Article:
Effects of Protein, Monounsaturated Fat, and Carbohydrate Intake on Blood Pressure and Serum Lipids

Department of Nutrition , Harvard University, Cambridge, Massachusetts, United States
JAMA The Journal of the American Medical Association (Impact Factor: 35.29). 11/2005; 294(19):2455-64. DOI: 10.1001/jama.294.19.2455
Source: PubMed


Reduced intake of saturated fat is widely recommended for prevention of cardiovascular disease. The type of macronutrient that should replace saturated fat remains uncertain.
To compare the effects of 3 healthful diets, each with reduced saturated fat intake, on blood pressure and serum lipids.
Randomized, 3-period, crossover feeding study (April 2003 to June 2005) conducted in Baltimore, Md, and Boston, Mass. Participants were 164 adults with prehypertension or stage 1 hypertension. Each feeding period lasted 6 weeks and body weight was kept constant.
A diet rich in carbohydrates; a diet rich in protein, about half from plant sources; and a diet rich in unsaturated fat, predominantly monounsaturated fat.
Systolic blood pressure and low-density lipoprotein cholesterol.
Blood pressure, low-density lipoprotein cholesterol, and estimated coronary heart disease risk were lower on each diet compared with baseline. Compared with the carbohydrate diet, the protein diet further decreased mean systolic blood pressure by 1.4 mm Hg (P = .002) and by 3.5 mm Hg (P = .006) among those with hypertension and decreased low-density lipoprotein cholesterol by 3.3 mg/dL (0.09 mmol/L; P = .01), high-density lipoprotein cholesterol by 1.3 mg/dL (0.03 mmol/L; P = .02), and triglycerides by 15.7 mg/dL (0.18 mmol/L; P<.001). Compared with the carbohydrate diet, the unsaturated fat diet decreased systolic blood pressure by 1.3 mm Hg (P = .005) and by 2.9 mm Hg among those with hypertension (P = .02), had no significant effect on low-density lipoprotein cholesterol, increased high-density lipoprotein cholesterol by 1.1 mg/dL (0.03 mmol/L; P = .03), and lowered triglycerides by 9.6 mg/dL (0.11 mmol/L; P = .02). Compared with the carbohydrate diet, estimated 10-year coronary heart disease risk was lower and similar on the protein and unsaturated fat diets.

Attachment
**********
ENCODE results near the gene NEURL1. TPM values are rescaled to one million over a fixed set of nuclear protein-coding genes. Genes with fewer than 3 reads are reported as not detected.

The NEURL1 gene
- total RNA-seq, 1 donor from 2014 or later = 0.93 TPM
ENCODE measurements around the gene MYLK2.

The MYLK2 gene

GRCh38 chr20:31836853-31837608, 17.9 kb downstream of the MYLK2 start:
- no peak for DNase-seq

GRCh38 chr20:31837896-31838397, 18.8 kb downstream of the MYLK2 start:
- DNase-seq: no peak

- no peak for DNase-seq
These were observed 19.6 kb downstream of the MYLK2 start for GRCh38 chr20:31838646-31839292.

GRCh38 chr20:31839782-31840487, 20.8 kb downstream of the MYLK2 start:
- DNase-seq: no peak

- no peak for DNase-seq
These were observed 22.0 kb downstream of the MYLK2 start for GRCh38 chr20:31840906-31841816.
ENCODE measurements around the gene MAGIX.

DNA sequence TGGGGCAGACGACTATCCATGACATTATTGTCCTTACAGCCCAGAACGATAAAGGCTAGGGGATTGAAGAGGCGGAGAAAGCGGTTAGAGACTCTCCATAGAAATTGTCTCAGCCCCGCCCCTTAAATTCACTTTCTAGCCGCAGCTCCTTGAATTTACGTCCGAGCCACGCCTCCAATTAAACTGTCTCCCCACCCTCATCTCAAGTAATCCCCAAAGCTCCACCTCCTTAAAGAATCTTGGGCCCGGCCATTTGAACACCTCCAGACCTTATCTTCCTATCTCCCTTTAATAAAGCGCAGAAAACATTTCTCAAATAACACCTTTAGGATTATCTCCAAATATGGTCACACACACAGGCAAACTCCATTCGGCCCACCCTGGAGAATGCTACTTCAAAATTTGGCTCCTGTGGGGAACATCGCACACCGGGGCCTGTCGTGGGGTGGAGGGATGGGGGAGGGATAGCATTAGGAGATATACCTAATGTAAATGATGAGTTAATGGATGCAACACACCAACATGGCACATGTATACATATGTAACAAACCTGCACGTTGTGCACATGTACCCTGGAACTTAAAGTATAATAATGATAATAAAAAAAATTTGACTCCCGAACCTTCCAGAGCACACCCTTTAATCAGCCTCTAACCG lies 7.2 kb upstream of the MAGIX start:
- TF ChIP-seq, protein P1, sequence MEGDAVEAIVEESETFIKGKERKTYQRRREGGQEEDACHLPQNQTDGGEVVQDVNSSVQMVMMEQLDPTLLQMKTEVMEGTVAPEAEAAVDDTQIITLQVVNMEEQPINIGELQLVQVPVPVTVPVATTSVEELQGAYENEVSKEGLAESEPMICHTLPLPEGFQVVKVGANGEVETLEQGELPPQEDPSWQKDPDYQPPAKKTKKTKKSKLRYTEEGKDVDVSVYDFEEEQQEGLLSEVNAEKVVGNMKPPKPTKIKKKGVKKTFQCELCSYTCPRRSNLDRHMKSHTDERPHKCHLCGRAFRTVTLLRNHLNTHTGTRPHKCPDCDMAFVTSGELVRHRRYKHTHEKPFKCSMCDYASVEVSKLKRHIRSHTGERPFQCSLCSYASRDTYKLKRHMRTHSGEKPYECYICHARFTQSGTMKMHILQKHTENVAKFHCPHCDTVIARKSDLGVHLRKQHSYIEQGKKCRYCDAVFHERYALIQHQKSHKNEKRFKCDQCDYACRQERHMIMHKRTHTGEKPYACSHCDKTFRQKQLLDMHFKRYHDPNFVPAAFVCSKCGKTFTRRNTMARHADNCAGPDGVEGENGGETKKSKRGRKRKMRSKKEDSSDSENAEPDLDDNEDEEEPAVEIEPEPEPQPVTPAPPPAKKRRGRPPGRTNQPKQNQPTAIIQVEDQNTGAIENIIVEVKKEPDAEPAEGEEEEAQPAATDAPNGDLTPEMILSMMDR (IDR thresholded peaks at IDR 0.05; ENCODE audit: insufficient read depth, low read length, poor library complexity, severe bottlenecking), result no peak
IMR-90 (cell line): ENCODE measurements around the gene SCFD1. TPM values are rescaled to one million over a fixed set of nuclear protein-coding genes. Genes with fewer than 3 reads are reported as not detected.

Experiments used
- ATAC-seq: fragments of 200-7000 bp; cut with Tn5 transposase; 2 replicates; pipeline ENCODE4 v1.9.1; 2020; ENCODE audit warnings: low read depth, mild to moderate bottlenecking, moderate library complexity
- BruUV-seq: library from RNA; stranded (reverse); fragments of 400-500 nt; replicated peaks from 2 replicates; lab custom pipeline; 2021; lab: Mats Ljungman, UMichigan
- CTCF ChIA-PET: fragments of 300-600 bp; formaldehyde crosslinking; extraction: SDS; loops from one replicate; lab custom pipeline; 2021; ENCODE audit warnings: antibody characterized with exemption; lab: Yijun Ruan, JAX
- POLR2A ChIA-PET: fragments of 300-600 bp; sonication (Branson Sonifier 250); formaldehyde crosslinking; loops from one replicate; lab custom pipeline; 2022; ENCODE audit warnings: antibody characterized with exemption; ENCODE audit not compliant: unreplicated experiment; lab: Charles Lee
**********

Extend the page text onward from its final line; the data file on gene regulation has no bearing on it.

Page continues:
In the setting of a healthful diet, partial substitution of carbohydrate with either protein or monounsaturated fat can further lower blood pressure, improve lipid levels, and reduce estimated cardiovascular risk. Clinical Trials Registration Identifier: NCT00051350.

Full-text preview

Available from:
    • "The carbohydrate intake of our population was below the RDI. Diets with a lower proportion of carbohydrate can improve BP and triglycerides if replaced by protein or monounsaturated fats (Appel et al., 2005), however in our study, carbohydrate appeared to be substituted for saturated fats, potentially contributing to a worse metabolic profile, which is concerning. Saturated fat is directly proportional to LDL-cholesterol levels and the percentage of saturated fat from dietary calories strongly correlates with coronary death rates (Willett, 2012). "
    [Show abstract] [Hide abstract]